9. Growing my hair out: Yes, it’s a weird item to include on this list but I just keep whacking my hair off before it reaches the desired length and I swear this time I’m going to curb the impulse to whip out the scissors. Let it grow, let it grow, let it grow.
10. Finding something good in every day: It’s something Boy and I have been trying to do a lot of, a tactic that began out of desperation. In the middle of one of the most difficult years of our lives, we realized that moaning about everything that was going wrong wasn’t making a rough patch any smoother. So we started trying to find something to be grateful for every day, something good in each other, in the people around us, in the smallest, most random happenings. And it works. Not only by making life a bit easier, but by making yourself a lot easier to live with. A good way to go about new beginnings, wouldn’t you say?

Alright. You’ve got my list. How about yours? What are you looking forward to in 2010?

-Lo, who’s also looking forward to all of you lurkers figuring out how to use the comment section.

Finding Gratitude

mood: quiet | drinking: koolaid-tasting vitamin water
us_house

In the spirit of the impending holiday, I’m going to make myself a little list of the things I am grateful for.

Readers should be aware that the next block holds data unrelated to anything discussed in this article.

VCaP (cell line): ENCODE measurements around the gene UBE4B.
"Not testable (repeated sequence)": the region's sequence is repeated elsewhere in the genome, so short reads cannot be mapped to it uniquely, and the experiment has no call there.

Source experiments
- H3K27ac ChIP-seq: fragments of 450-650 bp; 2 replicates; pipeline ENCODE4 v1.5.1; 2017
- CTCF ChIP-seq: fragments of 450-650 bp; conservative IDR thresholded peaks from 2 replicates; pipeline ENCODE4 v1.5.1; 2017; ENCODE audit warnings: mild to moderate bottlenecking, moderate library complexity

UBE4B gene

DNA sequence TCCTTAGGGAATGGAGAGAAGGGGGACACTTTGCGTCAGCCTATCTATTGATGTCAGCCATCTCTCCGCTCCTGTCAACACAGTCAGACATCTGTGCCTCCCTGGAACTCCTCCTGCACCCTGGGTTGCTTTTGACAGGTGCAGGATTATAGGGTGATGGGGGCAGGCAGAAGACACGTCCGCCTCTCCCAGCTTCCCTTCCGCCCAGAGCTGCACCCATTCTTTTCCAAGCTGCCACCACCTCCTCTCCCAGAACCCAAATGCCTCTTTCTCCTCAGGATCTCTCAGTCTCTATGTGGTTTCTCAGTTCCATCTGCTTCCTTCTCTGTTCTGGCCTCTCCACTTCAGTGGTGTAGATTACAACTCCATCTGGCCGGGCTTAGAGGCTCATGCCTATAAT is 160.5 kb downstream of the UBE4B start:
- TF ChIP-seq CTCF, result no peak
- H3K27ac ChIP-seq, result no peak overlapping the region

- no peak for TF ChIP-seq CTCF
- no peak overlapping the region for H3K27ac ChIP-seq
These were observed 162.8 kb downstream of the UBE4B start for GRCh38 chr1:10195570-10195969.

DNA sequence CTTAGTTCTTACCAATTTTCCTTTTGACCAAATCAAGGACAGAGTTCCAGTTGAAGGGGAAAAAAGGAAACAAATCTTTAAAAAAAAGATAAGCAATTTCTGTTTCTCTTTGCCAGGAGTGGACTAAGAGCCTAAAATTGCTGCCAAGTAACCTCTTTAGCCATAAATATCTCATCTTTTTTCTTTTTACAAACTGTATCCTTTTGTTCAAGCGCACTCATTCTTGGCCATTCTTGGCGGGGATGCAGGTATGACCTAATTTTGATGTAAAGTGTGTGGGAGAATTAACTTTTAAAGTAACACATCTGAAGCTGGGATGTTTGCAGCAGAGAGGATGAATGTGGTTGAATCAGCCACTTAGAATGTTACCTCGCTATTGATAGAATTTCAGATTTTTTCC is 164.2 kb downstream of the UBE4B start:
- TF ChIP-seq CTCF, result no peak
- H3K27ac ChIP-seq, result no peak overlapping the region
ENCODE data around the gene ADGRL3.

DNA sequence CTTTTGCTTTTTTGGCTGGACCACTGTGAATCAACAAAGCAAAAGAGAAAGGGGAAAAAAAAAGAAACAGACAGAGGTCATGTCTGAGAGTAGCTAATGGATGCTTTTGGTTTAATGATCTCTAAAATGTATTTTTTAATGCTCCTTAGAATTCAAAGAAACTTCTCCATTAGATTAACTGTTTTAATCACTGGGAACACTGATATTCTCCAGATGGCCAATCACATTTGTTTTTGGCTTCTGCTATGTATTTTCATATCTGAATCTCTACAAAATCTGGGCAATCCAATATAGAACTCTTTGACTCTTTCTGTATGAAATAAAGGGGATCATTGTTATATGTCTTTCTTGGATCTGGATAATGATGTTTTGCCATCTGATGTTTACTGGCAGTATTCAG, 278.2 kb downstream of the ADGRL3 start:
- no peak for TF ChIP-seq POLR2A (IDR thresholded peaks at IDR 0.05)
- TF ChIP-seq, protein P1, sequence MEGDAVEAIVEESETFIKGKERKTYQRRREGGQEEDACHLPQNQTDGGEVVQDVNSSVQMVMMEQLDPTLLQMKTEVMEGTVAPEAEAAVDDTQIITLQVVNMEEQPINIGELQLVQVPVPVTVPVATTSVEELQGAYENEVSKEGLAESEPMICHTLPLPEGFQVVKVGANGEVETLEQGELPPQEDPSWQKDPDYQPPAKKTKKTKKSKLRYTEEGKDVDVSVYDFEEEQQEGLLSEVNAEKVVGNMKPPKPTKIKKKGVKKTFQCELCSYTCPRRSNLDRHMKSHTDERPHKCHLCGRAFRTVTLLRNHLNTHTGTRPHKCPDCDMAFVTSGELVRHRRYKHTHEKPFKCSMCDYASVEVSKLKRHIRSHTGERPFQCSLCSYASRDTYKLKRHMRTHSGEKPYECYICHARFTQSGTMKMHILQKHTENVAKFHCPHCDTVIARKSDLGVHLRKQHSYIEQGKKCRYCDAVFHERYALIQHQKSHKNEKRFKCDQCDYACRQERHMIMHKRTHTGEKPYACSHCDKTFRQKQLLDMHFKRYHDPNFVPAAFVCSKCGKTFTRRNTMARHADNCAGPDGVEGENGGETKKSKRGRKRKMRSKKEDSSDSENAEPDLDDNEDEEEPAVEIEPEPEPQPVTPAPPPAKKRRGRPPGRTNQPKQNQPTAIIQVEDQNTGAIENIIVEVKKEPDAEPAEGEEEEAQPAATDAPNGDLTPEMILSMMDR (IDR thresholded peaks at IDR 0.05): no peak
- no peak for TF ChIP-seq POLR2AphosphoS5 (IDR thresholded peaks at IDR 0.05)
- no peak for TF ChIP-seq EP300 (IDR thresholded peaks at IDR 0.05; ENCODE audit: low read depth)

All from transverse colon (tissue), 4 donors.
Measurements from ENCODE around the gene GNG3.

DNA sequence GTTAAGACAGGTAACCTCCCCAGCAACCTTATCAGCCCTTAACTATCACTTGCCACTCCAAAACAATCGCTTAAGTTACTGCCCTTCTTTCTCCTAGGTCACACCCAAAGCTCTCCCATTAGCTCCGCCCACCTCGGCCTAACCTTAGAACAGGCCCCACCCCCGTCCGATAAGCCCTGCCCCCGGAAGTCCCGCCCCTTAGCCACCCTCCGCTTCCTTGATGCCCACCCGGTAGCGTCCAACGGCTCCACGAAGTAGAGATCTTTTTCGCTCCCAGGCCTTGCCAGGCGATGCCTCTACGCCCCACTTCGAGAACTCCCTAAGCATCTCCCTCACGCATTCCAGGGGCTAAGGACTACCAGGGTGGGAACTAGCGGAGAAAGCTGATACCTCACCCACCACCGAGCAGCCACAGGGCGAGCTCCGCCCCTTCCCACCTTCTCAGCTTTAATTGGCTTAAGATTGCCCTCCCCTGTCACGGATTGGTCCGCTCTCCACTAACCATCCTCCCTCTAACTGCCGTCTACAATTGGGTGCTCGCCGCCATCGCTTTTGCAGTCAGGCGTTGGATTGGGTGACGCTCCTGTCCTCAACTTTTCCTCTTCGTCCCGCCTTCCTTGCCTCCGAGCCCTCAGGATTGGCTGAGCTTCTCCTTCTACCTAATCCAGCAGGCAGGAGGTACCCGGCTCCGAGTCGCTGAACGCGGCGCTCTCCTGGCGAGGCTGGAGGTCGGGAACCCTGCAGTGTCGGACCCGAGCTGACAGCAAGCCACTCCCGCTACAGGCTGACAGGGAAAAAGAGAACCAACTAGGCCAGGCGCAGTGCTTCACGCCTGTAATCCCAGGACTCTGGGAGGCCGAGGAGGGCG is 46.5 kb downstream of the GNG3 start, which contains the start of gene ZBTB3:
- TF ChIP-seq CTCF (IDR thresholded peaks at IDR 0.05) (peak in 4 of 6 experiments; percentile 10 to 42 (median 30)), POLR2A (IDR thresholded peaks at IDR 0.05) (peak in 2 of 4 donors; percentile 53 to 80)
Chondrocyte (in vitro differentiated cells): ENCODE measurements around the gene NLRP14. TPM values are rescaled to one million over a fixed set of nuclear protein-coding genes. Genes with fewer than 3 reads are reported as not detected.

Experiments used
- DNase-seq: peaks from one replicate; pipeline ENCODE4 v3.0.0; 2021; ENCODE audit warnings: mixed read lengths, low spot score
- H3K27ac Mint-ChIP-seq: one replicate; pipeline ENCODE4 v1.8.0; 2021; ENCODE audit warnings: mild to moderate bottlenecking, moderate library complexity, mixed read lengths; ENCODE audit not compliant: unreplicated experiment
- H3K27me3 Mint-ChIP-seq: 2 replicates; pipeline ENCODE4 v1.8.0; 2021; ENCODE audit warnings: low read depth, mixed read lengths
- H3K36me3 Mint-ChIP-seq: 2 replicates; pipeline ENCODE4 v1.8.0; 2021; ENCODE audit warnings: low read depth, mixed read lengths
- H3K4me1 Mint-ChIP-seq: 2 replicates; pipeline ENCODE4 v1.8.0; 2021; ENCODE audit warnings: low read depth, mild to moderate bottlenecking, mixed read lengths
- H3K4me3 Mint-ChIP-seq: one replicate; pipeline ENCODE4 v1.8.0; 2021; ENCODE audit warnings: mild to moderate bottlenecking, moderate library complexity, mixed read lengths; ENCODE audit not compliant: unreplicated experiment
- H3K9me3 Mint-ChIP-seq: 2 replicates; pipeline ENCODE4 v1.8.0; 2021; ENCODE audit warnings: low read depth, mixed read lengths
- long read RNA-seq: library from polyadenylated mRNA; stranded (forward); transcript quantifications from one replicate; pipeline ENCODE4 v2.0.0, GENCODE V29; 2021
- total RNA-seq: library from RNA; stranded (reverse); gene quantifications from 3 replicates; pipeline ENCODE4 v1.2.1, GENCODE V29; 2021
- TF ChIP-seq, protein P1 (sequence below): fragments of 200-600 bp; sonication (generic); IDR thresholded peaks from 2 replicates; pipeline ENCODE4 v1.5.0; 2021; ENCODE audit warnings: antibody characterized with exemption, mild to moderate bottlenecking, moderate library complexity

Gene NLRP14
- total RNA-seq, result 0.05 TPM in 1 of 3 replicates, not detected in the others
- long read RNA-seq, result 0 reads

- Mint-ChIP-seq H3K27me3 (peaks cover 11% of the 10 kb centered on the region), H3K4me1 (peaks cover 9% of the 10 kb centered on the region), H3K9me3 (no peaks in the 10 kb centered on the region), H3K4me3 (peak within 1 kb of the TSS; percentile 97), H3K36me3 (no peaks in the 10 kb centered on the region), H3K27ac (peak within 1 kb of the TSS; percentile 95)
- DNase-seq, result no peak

I’ve realized recently that I’ve spent the better part of this year griping about all the changes in my life. Time to step back and take a breath and notice the things that haven’t changed, or that have changed for the better.

So. Here they are, off the top of my head: Ten things that make me happy to get out of bed in the morning.

1. Boy. Through good, bad and ugly, he’s always there when I wake up. It’s an easy thing to take for granted in the hubbub of everyday living.

2. LeeLoo. She’s had a tough year, and is coming up on her 12th birthday, which in dog years is rather geriatric. But she’s hanging in there and is always ready with a lick and an eloquent Boxer sigh.

3. Our new home. We’ve only been sleeping under its roof for 10 nights, but it already feels like home. It’s cute, it’s cozy, it’s ours. And at night, you can see the stars so brightly and the ocean thunders so loudly. I feel incredibly lucky to be here.